Do you have any advice for all those people who are still hesitant about starting a new business in food in today's world?

I would advise people to think carefully about several things. Do you understand the market and do you know well who your customer is? Cities like Amsterdam, Rotterdam and Utrecht already have a lot to offer and are very competitive markets. So if you don't know your target market well enough, it will be difficult.

Yes, seize this opportunity, but do your research well. Know which people fall into your target audience, what their habits are, where they store, what they like, what they dislike, what content they watch online and offline, etc. This way you can reach them and let them know who you are, get it? Unless you have one of those great products that are quickly discovered by influential influencers and trend spotters, it's going to be tough. Tourism will come back, but that's a long way from where tourism was before COVID. I predict it will take up to 2 years to get back to pre-COVID revenues.

"People are not loyal when they have many to choose from."

Do you have any tips for creating target personas?
At Kajola, we use a "buyer mentality matrix" - using this method, there are 2 persona types: a buyer or a maker. A buyer is someone who prefers the efficiency of buying to making something from scratch, while a maker prefers the exact opposite. And within those personas, there is also a classification of a Maximizer or Satisfier. A Maximizer prefers the best dining experience, not just a satisfying dining experience. This categorization alone could help you determine how to approach people and how to sell. We use and perfect this method in our work with major industry players such as: Unilever, Nestle, Dr. Oetker, etc.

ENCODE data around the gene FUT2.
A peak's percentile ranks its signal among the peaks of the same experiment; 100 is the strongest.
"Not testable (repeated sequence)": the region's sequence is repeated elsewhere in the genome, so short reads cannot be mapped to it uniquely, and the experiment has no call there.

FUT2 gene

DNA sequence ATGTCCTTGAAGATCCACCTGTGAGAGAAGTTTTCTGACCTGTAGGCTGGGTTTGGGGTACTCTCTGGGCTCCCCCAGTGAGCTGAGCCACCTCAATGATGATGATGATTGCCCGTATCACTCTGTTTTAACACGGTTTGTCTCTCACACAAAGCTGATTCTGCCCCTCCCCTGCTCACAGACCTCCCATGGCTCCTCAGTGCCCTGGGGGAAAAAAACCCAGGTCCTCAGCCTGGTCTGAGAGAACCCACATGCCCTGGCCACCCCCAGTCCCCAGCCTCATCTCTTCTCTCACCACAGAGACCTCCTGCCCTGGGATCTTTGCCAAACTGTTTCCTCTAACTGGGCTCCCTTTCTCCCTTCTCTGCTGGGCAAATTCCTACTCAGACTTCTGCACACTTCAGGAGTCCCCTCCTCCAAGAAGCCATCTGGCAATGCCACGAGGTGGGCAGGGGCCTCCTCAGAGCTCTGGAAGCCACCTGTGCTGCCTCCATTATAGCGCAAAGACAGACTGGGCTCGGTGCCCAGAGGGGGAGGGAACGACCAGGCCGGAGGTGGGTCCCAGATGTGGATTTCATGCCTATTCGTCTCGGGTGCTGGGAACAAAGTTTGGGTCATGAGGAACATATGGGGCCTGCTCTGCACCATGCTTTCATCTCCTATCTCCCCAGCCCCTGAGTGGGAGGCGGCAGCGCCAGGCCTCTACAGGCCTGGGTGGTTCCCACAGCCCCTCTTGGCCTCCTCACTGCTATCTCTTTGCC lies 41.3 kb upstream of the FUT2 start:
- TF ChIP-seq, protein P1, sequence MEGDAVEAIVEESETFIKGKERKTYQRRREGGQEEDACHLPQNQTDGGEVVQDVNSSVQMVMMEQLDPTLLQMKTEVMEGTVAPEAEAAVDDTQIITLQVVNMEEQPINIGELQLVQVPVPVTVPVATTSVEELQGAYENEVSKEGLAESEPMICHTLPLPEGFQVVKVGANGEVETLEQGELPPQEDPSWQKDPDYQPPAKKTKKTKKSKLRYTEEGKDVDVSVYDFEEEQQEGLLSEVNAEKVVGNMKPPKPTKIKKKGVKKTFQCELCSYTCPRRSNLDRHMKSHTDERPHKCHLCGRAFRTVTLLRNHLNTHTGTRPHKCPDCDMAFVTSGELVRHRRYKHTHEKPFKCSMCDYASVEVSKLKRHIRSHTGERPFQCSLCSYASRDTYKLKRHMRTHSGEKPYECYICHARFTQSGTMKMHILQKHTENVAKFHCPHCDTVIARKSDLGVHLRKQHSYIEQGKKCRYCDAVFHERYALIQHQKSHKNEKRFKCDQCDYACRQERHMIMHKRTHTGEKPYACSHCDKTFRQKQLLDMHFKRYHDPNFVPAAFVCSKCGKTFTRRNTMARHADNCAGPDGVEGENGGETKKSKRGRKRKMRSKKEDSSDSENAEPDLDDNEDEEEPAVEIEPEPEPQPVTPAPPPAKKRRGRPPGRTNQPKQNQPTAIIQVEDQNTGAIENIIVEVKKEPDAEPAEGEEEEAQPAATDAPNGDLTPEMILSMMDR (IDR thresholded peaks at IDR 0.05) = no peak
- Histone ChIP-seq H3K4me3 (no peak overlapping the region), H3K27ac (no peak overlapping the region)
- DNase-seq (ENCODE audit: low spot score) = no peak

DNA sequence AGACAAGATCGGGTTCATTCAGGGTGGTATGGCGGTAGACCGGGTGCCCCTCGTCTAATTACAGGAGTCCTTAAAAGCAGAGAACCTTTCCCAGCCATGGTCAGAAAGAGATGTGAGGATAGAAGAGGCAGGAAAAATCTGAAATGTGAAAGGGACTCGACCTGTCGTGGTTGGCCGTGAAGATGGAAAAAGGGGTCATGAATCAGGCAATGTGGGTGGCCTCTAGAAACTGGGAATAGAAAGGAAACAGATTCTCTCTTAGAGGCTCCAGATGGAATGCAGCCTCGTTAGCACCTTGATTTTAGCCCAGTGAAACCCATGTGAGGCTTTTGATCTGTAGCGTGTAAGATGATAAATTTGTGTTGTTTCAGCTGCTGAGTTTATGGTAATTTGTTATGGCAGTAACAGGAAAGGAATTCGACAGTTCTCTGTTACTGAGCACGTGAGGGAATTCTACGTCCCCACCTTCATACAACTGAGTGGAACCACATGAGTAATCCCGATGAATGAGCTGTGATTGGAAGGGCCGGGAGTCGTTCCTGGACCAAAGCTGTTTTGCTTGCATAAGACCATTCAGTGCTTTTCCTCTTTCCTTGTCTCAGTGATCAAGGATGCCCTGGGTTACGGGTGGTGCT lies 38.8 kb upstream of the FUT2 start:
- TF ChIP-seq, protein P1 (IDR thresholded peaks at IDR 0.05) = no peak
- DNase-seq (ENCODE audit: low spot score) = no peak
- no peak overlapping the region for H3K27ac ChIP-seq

Where do you see a lot of potential for both the foodservice and retail sectors to dive into?

Partnerships. They are the most cost-effective to use on a daily basis and avoid having to exert excessive effort to make extra sales. Everyone, in one way or another, is looking for a partnership with a lower threshold so that it is a new environment that benefits all parties involved.

Can you tell us more about your participation in a new initiative called Melting Pot?

Yes, Melting Pot came about because of my involvement with Joris Bijdendijk, Lowfood Movement, conversations at Clubhouse and by working with other top sector leaders who want to see a bigger push for diversity in the Dutch market. We are just at the stage of developing our action plan and our mission is:

'Melting Pot' is a group of hospitality professionals with the initiative to create a more diverse representation within the hospitality industry in the Netherlands. This idea was born out of the realization that diversity within the industry is underrepresented and misrepresented on multiple levels. Melting pot would like to change that. Normalizing a multicultural Dutch cuisine and highlighting the right people can only help and enrich the industry, creating a more representative and therefore a tastier and finer culinary landscape.'